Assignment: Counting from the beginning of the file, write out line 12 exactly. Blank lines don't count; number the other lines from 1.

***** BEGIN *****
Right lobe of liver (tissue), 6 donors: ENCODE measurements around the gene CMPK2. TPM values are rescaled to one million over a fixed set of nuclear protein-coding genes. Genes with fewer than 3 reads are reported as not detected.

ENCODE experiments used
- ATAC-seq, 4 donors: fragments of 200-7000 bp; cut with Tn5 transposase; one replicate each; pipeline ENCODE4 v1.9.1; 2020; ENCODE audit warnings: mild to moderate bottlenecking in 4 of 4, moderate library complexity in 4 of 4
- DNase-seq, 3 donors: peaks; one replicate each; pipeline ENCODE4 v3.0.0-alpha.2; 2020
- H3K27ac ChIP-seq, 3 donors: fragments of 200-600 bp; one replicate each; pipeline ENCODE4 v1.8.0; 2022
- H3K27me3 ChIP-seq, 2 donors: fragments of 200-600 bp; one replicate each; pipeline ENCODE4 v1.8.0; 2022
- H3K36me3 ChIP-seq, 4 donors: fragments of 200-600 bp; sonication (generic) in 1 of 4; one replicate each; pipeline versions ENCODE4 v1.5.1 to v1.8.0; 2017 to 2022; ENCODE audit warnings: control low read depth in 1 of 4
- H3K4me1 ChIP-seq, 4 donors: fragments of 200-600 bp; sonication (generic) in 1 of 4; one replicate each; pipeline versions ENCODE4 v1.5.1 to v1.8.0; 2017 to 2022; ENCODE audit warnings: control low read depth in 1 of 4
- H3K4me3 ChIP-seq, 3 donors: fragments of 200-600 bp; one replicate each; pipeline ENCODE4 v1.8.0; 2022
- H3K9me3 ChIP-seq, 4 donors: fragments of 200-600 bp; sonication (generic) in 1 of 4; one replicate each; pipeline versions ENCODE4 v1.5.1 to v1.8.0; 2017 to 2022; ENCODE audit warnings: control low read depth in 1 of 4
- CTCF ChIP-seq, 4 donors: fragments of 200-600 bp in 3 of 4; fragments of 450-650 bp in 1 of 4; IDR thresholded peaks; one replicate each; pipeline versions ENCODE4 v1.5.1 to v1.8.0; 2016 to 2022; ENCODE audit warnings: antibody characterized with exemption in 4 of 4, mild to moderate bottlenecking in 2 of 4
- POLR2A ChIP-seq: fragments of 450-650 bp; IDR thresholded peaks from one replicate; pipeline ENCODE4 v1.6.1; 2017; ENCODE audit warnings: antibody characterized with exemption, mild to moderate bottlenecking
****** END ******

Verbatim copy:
- POLR2A ChIP-seq: fragments of 450-650 bp; IDR thresholded peaks from one replicate; pipeline ENCODE4 v1.6.1; 2017; ENCODE audit warnings: antibody characterized with exemption, mild to moderate bottlenecking